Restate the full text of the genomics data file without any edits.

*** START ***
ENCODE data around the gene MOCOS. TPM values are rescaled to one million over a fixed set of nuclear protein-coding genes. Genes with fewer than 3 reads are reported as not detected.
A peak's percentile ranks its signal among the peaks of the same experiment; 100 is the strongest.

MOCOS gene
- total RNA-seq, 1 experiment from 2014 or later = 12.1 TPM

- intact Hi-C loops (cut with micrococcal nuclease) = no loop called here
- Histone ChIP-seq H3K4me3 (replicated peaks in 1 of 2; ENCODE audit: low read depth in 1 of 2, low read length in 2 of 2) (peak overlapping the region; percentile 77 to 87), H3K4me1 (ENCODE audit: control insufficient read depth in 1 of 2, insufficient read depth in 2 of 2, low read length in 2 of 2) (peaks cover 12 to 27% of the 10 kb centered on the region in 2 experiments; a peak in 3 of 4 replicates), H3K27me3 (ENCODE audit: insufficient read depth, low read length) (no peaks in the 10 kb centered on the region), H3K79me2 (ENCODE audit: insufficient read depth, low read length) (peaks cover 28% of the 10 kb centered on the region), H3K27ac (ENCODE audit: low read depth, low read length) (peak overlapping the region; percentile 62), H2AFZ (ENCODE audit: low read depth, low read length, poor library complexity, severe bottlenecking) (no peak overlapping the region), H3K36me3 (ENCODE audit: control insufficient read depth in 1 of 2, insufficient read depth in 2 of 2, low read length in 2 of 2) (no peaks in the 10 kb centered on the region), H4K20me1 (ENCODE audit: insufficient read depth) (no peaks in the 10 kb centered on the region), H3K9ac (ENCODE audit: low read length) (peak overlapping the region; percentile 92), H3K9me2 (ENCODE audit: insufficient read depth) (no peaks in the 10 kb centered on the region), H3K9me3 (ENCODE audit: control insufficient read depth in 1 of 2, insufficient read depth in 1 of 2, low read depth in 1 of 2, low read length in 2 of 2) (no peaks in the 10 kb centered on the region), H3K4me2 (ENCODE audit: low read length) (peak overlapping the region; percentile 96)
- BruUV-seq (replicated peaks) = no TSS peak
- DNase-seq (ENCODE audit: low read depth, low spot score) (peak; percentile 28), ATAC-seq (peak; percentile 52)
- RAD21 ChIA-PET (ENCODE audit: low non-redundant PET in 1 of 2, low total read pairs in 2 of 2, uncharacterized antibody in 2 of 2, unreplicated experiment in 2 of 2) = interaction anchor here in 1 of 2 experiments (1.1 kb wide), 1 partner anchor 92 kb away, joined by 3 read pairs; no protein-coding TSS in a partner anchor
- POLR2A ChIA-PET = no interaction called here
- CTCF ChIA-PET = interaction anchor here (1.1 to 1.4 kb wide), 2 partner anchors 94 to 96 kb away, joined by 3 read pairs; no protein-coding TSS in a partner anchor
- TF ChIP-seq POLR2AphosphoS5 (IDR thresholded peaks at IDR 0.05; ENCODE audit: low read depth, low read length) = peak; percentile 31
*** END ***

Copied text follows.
ENCODE data around the gene MOCOS. TPM values are rescaled to one million over a fixed set of nuclear protein-coding genes. Genes with fewer than 3 reads are reported as not detected.
A peak's percentile ranks its signal among the peaks of the same experiment; 100 is the strongest.

MOCOS gene
- total RNA-seq, 1 experiment from 2014 or later = 12.1 TPM

- intact Hi-C loops (cut with micrococcal nuclease) = no loop called here
- Histone ChIP-seq H3K4me3 (replicated peaks in 1 of 2; ENCODE audit: low read depth in 1 of 2, low read length in 2 of 2) (peak overlapping the region; percentile 77 to 87), H3K4me1 (ENCODE audit: control insufficient read depth in 1 of 2, insufficient read depth in 2 of 2, low read length in 2 of 2) (peaks cover 12 to 27% of the 10 kb centered on the region in 2 experiments; a peak in 3 of 4 replicates), H3K27me3 (ENCODE audit: insufficient read depth, low read length) (no peaks in the 10 kb centered on the region), H3K79me2 (ENCODE audit: insufficient read depth, low read length) (peaks cover 28% of the 10 kb centered on the region), H3K27ac (ENCODE audit: low read depth, low read length) (peak overlapping the region; percentile 62), H2AFZ (ENCODE audit: low read depth, low read length, poor library complexity, severe bottlenecking) (no peak overlapping the region), H3K36me3 (ENCODE audit: control insufficient read depth in 1 of 2, insufficient read depth in 2 of 2, low read length in 2 of 2) (no peaks in the 10 kb centered on the region), H4K20me1 (ENCODE audit: insufficient read depth) (no peaks in the 10 kb centered on the region), H3K9ac (ENCODE audit: low read length) (peak overlapping the region; percentile 92), H3K9me2 (ENCODE audit: insufficient read depth) (no peaks in the 10 kb centered on the region), H3K9me3 (ENCODE audit: control insufficient read depth in 1 of 2, insufficient read depth in 1 of 2, low read depth in 1 of 2, low read length in 2 of 2) (no peaks in the 10 kb centered on the region), H3K4me2 (ENCODE audit: low read length) (peak overlapping the region; percentile 96)
- BruUV-seq (replicated peaks) = no TSS peak
- DNase-seq (ENCODE audit: low read depth, low spot score) (peak; percentile 28), ATAC-seq (peak; percentile 52)
- RAD21 ChIA-PET (ENCODE audit: low non-redundant PET in 1 of 2, low total read pairs in 2 of 2, uncharacterized antibody in 2 of 2, unreplicated experiment in 2 of 2) = interaction anchor here in 1 of 2 experiments (1.1 kb wide), 1 partner anchor 92 kb away, joined by 3 read pairs; no protein-coding TSS in a partner anchor
- POLR2A ChIA-PET = no interaction called here
- CTCF ChIA-PET = interaction anchor here (1.1 to 1.4 kb wide), 2 partner anchors 94 to 96 kb away, joined by 3 read pairs; no protein-coding TSS in a partner anchor
- TF ChIP-seq POLR2AphosphoS5 (IDR thresholded peaks at IDR 0.05; ENCODE audit: low read depth, low read length) = peak; percentile 31